The nopal, or prickly pear cactus, is one of the major national symbols of Mexico and appears on the Mexican flag.
This cactus has a long history of use as food and medicine. Its fleshy, leaf-like stems (cladodes), especially when young, are eaten as vegetables. The fruit is eaten raw, fermented into a beer, or turned into a cheese-like food. Medicinally, nopal fruit, stems, and flowers have been used to treat diabetes, stomach problems, fatigue, shortness of breath, easy bruising, prostate enlargement, and liver disease. Nopal is also a significant source of protein, vitamins, and minerals.
Although the results of animal studies and highly preliminary trials in humans are somewhat contradictory, taken together they suggest that nopal fruit and stems might have some benefit for diabetes. However, only properly designed and sufficiently large double-blind placebo-controlled trials can tell us for sure whether nopal is effective, and none have been reported.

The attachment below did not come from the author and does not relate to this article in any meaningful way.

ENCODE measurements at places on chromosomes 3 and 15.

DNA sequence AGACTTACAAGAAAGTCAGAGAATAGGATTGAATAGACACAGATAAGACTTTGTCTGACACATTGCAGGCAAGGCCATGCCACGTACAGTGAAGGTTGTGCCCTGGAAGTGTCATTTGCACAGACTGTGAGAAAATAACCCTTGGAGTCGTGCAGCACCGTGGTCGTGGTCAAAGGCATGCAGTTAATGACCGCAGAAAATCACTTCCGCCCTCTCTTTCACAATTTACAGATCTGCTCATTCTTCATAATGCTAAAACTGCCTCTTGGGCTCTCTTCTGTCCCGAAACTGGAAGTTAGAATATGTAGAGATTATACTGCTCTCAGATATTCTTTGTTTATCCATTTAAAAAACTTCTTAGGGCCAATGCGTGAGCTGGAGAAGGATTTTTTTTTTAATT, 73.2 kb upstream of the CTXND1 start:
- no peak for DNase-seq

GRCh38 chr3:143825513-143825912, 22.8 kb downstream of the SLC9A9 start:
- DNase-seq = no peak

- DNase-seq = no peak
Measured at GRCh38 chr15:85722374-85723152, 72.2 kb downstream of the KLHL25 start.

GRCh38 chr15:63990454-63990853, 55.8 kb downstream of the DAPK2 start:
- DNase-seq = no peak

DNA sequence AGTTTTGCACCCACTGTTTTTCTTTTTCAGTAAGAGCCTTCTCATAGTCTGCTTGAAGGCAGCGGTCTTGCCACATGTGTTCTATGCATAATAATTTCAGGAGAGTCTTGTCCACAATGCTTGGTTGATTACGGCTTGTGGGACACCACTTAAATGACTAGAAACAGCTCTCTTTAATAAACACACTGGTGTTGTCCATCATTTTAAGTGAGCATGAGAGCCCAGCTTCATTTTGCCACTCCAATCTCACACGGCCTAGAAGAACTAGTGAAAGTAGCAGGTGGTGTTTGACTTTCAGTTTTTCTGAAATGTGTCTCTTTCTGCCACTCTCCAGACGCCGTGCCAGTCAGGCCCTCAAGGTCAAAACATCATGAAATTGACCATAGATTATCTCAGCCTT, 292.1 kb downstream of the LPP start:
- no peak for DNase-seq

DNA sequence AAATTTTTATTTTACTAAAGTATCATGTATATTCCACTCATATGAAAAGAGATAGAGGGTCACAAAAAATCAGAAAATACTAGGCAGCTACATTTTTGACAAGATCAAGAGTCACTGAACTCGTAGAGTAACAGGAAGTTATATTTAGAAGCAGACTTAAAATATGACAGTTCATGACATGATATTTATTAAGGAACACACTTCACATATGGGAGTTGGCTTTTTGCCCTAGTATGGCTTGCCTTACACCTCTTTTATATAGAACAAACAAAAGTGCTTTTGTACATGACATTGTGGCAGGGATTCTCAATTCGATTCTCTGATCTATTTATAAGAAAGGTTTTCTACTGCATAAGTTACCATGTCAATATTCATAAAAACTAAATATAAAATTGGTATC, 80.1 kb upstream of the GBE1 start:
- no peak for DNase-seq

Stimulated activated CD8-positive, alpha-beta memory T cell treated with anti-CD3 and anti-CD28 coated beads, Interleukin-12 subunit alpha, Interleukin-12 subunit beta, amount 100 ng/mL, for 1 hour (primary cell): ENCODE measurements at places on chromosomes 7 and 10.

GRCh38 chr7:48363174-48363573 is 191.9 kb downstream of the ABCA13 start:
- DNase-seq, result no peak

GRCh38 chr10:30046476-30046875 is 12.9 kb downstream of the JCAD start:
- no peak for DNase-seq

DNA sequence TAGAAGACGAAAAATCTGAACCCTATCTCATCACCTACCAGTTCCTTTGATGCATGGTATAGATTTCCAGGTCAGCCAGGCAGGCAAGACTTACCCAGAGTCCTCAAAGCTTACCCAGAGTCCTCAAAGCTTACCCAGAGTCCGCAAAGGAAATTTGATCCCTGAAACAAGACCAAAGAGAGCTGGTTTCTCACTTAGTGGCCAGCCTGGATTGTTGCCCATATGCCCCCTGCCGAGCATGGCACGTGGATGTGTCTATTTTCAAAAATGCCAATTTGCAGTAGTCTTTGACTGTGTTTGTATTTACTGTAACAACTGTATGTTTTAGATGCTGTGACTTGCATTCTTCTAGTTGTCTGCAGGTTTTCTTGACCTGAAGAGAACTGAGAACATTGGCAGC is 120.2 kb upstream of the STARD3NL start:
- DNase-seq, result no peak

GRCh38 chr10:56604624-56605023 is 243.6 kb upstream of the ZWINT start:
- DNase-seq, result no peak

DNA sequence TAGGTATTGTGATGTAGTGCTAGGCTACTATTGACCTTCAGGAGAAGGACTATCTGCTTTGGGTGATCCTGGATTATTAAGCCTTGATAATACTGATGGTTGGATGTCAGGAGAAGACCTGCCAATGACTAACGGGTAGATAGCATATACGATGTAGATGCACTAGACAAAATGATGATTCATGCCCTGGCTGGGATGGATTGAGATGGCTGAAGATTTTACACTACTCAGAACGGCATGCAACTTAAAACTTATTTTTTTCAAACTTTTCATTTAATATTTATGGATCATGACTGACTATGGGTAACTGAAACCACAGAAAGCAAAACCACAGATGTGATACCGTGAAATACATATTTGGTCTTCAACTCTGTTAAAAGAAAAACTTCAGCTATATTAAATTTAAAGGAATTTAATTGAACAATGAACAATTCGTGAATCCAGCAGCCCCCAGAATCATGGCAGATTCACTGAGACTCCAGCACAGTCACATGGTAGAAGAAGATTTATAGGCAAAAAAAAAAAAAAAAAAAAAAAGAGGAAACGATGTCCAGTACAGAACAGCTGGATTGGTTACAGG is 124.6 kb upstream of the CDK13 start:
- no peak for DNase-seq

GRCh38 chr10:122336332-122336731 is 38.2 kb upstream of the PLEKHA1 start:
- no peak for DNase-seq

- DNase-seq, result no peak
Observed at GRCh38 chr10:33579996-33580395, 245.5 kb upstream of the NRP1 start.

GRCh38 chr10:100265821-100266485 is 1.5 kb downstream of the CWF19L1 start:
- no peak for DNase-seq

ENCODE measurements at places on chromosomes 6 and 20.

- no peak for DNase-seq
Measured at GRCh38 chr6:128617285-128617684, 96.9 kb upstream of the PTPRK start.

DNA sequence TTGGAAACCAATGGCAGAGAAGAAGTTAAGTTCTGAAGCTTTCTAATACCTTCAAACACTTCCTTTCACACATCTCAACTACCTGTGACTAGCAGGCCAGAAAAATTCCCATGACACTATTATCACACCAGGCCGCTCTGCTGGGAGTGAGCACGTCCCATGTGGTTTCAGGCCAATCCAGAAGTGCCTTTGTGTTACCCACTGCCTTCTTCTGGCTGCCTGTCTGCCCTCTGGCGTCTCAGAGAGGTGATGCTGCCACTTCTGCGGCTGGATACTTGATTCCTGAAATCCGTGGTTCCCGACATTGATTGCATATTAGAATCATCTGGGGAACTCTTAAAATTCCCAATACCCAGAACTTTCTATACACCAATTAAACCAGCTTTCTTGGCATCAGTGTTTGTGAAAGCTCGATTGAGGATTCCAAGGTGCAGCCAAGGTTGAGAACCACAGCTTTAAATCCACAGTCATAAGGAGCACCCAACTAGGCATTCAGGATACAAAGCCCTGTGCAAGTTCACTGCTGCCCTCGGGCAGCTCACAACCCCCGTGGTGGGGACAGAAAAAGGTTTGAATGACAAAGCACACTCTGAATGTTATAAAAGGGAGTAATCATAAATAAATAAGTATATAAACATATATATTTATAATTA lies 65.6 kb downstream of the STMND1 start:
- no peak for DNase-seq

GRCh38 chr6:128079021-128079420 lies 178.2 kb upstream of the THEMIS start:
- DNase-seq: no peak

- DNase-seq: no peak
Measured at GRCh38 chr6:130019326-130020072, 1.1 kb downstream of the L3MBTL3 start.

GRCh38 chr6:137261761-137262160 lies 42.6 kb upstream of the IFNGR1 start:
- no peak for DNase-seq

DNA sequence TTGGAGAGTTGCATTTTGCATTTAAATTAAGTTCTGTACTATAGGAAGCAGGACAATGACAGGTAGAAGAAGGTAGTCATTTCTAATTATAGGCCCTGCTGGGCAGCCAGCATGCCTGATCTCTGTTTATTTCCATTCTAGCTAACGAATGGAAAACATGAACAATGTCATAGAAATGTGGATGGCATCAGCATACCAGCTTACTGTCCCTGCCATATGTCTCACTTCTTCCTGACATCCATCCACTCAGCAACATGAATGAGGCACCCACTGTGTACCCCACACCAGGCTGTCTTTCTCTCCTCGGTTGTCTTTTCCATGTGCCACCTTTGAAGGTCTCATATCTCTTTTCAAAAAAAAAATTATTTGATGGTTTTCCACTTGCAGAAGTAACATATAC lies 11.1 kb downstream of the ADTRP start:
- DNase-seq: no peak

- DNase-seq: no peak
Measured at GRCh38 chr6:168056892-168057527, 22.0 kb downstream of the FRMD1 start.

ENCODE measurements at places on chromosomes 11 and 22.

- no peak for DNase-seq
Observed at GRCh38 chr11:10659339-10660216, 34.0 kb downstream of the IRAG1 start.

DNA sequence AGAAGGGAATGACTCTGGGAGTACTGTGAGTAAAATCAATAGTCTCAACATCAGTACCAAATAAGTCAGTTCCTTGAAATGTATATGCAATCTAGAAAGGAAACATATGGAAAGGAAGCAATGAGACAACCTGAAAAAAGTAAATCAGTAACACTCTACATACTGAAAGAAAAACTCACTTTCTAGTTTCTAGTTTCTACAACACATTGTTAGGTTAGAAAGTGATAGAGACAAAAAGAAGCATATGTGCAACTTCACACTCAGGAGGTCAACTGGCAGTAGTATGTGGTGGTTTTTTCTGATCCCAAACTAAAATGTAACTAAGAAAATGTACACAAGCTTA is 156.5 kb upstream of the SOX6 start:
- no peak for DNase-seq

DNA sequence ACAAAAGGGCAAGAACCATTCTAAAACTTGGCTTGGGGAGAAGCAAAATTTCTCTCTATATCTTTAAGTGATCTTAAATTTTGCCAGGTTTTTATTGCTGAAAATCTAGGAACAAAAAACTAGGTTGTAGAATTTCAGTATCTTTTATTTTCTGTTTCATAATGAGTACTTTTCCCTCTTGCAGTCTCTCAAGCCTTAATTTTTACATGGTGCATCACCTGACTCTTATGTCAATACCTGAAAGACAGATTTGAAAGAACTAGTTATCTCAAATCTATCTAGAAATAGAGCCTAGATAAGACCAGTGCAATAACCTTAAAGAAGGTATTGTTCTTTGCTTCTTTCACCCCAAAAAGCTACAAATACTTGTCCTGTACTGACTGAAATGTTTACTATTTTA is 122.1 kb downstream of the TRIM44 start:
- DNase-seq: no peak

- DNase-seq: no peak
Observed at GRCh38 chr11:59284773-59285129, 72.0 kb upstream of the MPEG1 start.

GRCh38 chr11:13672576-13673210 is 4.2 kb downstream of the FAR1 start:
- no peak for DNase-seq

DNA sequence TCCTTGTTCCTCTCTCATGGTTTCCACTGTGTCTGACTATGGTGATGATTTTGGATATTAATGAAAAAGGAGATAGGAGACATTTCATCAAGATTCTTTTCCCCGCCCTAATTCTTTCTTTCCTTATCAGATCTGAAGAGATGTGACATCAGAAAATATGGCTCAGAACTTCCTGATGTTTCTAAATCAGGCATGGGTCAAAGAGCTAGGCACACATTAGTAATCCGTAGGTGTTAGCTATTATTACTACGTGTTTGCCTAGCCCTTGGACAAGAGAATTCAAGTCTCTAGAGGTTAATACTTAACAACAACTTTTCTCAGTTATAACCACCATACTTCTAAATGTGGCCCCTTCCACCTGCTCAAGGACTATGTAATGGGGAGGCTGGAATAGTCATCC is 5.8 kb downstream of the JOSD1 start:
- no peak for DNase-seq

There is also weak evidence that nopal fruit and stems might be helpful for reducing cholesterol levels.
Other studies suggest that nopal stems and fruit might have anti-inflammatory, pain-relieving, and stomach-protective effects. In addition, test tube studies suggest that the flower of the nopal cactus might be helpful for prostate enlargement (BPH).
The optimum dosage, or the most active species of nopal cactus, has not been established. Two studies found benefit with 500 g daily of Opuntia streptacantha stems.Two other studies used dried Opuntia ficus indica.
As a widely eaten food, nopal is presumed safe. However, safety in young children, pregnant or nursing women, or individuals with severe liver or kidney disease has not been established.